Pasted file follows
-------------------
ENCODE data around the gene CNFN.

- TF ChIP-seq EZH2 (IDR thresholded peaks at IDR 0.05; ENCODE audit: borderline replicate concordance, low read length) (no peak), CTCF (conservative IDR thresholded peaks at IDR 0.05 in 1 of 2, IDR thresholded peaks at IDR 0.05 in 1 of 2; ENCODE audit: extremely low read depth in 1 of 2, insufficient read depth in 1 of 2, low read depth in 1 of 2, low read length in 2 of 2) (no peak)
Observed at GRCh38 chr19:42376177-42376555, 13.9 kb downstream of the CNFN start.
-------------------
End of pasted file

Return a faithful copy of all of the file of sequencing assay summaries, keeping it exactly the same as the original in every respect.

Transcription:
ENCODE data around the gene CNFN.

- TF ChIP-seq EZH2 (IDR thresholded peaks at IDR 0.05; ENCODE audit: borderline replicate concordance, low read length) (no peak), CTCF (conservative IDR thresholded peaks at IDR 0.05 in 1 of 2, IDR thresholded peaks at IDR 0.05 in 1 of 2; ENCODE audit: extremely low read depth in 1 of 2, insufficient read depth in 1 of 2, low read depth in 1 of 2, low read length in 2 of 2) (no peak)
Observed at GRCh38 chr19:42376177-42376555, 13.9 kb downstream of the CNFN start.